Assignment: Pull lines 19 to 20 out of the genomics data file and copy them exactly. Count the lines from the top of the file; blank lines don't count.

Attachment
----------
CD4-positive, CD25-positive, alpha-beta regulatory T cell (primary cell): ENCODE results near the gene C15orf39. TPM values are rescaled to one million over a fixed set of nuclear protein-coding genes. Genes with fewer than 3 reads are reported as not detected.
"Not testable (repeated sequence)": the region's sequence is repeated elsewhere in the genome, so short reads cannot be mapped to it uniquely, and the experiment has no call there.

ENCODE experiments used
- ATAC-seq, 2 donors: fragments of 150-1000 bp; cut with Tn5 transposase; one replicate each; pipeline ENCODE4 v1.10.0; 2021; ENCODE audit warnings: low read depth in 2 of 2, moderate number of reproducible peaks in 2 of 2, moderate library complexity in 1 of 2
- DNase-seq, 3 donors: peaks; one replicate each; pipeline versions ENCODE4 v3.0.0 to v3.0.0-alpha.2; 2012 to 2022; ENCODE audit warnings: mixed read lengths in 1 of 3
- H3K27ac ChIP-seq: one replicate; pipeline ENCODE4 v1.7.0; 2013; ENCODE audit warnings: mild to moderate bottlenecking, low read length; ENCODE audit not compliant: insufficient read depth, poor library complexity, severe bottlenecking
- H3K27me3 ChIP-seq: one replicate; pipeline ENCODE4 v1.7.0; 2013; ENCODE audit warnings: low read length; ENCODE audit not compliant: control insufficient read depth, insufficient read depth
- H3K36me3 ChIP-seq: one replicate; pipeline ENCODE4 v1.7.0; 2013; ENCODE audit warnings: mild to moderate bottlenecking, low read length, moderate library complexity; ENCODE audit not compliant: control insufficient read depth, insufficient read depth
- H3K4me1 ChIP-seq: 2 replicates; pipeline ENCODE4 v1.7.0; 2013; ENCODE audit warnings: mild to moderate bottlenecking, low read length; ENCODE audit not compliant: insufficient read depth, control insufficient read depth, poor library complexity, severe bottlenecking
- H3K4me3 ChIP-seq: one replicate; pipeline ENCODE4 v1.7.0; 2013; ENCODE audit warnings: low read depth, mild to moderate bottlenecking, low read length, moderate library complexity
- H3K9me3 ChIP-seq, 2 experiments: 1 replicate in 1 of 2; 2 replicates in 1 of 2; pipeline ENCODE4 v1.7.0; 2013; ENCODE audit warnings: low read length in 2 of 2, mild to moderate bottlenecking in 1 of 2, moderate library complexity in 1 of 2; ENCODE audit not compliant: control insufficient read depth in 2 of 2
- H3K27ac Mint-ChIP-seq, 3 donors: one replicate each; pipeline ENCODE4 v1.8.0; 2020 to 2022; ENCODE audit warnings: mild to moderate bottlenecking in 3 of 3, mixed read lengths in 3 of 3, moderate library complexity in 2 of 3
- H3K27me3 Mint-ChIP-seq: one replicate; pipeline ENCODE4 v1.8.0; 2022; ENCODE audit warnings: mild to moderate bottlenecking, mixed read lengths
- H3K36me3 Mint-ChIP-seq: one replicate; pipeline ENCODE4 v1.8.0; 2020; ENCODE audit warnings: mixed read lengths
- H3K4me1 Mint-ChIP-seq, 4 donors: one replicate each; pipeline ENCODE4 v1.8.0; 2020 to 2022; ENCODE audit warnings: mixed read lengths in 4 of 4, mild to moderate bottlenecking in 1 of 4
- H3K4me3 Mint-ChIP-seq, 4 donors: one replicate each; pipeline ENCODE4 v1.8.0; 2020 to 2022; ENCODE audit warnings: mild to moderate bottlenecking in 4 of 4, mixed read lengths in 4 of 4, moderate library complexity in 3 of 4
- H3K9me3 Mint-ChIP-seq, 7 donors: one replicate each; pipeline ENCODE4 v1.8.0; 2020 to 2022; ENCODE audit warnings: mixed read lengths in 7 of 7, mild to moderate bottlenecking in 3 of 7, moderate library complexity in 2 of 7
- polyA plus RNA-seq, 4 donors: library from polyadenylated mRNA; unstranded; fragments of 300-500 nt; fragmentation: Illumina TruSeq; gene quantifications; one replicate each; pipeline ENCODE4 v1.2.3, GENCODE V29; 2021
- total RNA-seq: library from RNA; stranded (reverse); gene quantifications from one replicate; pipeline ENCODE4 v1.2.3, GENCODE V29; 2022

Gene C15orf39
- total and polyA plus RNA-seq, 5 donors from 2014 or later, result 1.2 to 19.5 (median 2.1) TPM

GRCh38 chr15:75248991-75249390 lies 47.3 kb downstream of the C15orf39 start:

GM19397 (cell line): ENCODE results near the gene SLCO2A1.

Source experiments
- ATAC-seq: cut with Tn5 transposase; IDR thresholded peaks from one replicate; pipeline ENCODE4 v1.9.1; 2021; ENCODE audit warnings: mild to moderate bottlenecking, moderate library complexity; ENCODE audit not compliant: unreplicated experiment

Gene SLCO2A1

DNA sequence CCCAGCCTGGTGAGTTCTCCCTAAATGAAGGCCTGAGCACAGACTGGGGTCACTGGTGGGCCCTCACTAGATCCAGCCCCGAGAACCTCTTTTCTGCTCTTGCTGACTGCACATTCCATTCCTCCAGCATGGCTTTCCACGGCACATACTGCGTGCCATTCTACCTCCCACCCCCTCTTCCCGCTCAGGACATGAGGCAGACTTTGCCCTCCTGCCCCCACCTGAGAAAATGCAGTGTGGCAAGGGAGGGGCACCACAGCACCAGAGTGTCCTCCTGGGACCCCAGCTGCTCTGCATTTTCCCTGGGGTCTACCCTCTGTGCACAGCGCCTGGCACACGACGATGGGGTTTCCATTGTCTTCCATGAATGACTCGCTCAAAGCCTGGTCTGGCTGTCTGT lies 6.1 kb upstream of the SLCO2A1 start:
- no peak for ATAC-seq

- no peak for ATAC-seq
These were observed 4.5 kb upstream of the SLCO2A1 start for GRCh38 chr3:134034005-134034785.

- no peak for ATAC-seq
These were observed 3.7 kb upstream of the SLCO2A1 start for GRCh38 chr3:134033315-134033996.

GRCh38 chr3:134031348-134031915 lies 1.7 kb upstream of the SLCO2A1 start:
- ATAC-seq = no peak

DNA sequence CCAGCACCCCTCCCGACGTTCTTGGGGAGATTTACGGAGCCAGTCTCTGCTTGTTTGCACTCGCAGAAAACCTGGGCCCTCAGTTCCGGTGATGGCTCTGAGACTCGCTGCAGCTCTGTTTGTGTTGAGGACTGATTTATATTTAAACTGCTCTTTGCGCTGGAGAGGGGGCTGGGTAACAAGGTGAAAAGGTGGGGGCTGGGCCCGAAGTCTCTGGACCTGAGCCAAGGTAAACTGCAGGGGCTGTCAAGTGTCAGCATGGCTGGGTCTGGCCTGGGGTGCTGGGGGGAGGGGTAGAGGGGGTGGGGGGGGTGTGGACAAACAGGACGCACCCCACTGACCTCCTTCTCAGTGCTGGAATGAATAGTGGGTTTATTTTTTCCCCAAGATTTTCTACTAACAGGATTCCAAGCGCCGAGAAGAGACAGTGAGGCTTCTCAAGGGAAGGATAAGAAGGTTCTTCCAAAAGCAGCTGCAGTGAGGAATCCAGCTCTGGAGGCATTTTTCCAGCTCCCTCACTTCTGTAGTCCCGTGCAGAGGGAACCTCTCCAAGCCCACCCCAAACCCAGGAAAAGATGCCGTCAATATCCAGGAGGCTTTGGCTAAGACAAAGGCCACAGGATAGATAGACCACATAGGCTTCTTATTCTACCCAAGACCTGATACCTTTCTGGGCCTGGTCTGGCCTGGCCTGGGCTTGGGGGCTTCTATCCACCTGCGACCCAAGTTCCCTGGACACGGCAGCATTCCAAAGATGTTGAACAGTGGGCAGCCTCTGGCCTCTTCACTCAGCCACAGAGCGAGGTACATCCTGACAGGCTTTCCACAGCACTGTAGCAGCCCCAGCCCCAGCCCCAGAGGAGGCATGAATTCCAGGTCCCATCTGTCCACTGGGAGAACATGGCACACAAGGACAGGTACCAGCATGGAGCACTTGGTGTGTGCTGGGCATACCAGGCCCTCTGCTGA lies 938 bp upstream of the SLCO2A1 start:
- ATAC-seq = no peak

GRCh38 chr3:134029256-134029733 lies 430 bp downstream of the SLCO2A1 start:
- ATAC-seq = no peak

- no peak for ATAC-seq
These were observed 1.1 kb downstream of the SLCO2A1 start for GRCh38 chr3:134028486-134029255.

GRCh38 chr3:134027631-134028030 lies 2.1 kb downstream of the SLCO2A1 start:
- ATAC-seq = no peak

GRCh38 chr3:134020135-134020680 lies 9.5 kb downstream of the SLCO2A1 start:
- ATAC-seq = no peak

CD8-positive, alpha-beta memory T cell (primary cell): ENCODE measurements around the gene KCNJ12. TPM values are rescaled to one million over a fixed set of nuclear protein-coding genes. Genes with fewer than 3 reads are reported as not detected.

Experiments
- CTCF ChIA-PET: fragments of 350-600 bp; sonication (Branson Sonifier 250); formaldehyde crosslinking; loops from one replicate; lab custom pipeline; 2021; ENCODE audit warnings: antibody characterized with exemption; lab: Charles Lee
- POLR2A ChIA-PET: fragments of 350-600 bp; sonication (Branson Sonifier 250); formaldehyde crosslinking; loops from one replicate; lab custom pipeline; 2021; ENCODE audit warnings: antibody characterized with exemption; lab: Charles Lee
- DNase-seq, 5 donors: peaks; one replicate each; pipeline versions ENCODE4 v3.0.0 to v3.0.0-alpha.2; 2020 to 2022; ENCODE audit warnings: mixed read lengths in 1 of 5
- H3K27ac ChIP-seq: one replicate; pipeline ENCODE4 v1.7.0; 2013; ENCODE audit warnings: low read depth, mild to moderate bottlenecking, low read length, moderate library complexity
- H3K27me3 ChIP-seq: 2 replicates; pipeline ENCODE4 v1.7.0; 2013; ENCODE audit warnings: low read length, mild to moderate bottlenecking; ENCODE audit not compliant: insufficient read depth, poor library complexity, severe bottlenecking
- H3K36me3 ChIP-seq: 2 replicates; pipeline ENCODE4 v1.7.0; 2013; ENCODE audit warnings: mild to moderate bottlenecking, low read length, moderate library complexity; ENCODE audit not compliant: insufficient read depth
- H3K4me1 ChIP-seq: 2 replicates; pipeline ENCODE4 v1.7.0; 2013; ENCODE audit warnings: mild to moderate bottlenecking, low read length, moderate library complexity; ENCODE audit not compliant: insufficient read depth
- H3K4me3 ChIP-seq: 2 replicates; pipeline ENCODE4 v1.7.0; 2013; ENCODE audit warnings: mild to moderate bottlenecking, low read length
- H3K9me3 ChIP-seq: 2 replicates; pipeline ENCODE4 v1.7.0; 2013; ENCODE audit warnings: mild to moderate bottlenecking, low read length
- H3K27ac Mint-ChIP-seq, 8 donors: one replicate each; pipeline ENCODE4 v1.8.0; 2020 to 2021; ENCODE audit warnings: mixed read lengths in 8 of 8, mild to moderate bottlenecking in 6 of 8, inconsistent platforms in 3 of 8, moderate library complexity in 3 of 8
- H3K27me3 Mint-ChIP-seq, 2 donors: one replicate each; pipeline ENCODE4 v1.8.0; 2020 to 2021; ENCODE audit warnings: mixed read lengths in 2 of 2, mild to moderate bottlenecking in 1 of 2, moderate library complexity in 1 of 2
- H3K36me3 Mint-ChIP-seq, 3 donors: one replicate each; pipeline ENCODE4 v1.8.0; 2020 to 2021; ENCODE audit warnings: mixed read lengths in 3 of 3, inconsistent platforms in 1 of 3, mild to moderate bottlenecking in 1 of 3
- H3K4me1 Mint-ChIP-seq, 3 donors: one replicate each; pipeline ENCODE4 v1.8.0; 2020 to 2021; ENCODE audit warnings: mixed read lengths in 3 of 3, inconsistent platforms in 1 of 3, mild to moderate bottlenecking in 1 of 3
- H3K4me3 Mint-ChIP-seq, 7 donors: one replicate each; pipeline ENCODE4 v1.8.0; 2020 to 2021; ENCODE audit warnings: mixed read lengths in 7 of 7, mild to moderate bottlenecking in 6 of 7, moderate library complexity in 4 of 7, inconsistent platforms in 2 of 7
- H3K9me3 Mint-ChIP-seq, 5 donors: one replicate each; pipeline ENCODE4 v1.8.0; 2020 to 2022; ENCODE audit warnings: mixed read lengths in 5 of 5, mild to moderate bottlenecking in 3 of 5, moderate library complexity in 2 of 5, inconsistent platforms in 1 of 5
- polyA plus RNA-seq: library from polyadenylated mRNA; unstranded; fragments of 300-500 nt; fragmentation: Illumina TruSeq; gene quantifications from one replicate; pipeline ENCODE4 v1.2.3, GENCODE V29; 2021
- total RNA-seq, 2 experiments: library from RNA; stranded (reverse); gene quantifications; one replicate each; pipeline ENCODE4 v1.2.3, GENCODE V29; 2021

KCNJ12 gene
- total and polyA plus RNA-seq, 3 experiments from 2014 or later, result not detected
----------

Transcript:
- total RNA-seq: library from RNA; stranded (reverse); gene quantifications from one replicate; pipeline ENCODE4 v1.2.3, GENCODE V29; 2022

Gene C15orf39